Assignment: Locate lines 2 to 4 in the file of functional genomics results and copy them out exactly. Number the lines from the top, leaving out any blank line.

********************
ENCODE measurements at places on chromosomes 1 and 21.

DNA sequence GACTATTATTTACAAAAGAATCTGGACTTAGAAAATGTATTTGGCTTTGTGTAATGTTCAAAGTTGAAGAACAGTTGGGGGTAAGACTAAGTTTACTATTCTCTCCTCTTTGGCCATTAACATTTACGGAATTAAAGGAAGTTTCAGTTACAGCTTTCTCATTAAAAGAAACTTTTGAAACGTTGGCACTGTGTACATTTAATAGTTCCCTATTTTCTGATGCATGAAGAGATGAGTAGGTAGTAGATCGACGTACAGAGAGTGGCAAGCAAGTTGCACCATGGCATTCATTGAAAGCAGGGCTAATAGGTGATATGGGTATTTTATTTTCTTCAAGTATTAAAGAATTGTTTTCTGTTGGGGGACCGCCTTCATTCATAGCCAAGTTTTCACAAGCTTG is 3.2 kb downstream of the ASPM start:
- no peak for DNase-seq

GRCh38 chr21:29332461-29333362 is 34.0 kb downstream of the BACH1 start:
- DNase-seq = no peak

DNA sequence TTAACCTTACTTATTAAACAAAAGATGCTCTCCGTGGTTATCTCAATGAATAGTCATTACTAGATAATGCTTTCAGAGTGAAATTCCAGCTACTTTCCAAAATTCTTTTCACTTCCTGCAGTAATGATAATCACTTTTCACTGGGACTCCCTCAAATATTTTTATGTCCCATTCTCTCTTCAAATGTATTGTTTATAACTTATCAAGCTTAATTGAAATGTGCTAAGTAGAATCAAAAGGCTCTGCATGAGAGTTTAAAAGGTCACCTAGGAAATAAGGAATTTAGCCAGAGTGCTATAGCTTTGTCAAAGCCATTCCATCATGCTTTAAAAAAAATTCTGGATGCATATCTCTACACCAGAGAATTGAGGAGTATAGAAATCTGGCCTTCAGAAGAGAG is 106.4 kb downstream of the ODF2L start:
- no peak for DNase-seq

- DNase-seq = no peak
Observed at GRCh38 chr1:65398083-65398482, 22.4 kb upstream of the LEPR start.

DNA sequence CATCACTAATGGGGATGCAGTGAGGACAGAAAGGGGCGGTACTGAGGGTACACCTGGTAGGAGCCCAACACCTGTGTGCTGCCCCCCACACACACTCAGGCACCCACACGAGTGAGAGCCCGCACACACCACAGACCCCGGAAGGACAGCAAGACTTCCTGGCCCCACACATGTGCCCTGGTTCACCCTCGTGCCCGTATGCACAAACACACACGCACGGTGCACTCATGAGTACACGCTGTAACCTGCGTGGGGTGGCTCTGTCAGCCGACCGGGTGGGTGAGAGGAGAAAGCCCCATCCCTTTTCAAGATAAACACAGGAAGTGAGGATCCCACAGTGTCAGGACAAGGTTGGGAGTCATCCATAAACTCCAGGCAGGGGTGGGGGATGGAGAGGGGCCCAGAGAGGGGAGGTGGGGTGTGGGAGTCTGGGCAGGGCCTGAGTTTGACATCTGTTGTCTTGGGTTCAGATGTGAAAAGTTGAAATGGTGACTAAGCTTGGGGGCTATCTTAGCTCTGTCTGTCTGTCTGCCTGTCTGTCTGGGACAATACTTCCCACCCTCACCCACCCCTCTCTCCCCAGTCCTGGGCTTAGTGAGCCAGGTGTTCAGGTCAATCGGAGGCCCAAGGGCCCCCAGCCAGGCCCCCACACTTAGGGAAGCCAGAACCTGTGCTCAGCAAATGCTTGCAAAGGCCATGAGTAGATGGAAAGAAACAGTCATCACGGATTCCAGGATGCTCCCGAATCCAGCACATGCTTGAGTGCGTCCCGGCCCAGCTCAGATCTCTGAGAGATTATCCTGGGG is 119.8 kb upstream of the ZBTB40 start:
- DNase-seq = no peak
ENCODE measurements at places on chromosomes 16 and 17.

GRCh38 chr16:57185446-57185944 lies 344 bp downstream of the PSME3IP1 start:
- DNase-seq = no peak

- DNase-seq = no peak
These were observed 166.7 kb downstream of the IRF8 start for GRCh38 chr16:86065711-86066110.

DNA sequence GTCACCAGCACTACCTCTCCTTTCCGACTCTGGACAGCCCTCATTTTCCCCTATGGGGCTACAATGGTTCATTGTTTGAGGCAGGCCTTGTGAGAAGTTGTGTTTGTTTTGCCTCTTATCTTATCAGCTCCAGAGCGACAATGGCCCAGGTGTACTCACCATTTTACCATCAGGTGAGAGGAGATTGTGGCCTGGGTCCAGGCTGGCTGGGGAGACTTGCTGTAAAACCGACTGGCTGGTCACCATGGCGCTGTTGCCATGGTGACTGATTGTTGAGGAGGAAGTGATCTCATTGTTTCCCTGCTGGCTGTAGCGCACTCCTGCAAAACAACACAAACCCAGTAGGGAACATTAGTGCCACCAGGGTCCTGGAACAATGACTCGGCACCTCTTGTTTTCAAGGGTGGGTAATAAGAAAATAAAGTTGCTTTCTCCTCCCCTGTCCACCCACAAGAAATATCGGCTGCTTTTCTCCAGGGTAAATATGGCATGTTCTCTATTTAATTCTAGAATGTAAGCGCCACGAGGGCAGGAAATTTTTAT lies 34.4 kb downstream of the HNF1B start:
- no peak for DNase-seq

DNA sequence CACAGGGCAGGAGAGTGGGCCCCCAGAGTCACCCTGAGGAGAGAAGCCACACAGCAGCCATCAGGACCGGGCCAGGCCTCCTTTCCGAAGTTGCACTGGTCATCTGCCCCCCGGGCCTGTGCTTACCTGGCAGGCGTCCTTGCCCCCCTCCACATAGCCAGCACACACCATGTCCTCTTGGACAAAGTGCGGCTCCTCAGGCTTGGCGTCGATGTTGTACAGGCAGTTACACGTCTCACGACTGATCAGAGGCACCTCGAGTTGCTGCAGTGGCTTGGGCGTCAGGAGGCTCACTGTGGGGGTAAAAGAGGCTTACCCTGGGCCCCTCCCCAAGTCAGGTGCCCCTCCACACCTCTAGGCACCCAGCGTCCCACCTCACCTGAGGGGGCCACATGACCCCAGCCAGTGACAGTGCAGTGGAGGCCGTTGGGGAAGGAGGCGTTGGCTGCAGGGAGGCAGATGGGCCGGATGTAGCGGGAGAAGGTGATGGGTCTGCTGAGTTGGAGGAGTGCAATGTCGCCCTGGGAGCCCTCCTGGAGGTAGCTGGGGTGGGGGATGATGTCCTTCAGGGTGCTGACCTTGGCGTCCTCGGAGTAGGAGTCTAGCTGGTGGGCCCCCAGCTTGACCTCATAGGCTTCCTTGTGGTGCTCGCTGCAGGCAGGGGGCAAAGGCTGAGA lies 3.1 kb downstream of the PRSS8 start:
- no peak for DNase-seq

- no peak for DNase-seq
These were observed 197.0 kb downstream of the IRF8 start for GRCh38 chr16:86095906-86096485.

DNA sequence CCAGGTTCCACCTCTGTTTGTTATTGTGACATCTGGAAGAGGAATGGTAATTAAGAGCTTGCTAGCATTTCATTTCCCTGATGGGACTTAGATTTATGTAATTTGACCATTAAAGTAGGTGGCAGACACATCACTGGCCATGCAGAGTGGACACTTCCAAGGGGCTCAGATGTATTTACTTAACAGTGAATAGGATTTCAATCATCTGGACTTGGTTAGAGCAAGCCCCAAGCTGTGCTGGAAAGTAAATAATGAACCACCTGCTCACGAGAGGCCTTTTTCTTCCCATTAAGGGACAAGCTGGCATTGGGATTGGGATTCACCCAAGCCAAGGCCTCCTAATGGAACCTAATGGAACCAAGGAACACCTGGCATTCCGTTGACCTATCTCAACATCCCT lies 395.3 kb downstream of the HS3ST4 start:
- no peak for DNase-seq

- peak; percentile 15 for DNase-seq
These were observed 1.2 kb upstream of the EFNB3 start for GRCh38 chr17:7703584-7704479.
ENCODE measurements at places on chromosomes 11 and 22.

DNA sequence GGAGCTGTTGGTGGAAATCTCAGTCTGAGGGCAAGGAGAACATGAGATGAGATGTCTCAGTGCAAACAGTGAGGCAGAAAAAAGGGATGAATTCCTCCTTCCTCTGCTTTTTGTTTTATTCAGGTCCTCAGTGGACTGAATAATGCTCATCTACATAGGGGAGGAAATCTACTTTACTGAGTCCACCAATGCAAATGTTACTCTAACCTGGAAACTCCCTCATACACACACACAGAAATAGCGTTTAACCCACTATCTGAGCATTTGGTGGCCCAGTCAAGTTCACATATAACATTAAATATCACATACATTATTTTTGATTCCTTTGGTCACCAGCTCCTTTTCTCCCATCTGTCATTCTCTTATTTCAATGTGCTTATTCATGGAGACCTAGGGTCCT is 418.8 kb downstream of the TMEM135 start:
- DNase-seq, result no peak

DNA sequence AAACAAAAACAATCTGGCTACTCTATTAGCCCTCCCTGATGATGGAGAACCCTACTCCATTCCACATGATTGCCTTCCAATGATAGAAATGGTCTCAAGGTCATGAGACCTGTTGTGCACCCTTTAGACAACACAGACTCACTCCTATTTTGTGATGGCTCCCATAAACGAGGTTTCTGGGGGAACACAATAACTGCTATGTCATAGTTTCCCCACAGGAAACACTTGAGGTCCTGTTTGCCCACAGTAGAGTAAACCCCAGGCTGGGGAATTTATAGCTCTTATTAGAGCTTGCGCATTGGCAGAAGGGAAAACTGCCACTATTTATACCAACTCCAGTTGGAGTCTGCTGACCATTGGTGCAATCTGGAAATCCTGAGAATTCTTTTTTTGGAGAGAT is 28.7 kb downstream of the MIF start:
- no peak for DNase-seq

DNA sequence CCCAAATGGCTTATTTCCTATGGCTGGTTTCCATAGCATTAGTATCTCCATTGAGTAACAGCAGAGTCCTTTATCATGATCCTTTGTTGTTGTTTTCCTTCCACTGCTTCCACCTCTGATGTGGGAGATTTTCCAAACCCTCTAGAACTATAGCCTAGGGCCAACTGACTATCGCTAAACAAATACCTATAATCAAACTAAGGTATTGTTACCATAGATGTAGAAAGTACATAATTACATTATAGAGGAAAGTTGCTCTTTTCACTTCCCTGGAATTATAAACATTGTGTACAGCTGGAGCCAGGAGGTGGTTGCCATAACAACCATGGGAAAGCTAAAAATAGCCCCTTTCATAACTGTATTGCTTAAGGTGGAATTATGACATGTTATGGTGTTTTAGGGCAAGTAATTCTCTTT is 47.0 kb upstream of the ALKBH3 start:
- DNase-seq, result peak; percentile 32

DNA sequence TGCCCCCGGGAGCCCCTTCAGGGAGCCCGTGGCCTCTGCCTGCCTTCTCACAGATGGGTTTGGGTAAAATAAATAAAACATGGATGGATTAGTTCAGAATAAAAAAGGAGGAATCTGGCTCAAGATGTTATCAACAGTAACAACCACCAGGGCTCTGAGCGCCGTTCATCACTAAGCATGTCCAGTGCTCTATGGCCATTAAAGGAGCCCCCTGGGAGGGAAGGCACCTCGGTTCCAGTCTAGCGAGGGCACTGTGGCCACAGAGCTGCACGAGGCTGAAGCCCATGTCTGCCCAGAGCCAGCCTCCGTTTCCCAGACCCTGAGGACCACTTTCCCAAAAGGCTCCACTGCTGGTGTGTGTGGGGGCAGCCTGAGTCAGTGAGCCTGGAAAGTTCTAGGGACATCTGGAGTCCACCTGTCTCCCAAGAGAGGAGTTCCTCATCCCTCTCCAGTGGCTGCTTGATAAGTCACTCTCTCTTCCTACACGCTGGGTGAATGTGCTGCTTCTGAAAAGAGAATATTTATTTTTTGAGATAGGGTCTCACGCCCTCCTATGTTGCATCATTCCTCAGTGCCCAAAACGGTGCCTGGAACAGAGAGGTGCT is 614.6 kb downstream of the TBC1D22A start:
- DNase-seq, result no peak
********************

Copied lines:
DNA sequence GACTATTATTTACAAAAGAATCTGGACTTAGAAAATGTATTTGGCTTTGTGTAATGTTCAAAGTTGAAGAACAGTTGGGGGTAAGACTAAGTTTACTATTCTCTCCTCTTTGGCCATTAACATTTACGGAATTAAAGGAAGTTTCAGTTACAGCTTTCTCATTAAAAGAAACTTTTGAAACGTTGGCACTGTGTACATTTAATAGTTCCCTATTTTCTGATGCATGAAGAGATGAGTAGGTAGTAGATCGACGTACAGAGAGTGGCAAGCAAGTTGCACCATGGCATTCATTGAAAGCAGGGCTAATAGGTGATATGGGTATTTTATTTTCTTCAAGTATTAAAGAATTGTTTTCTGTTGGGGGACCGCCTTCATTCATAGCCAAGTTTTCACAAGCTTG is 3.2 kb downstream of the ASPM start:
- no peak for DNase-seq

GRCh38 chr21:29332461-29333362 is 34.0 kb downstream of the BACH1 start: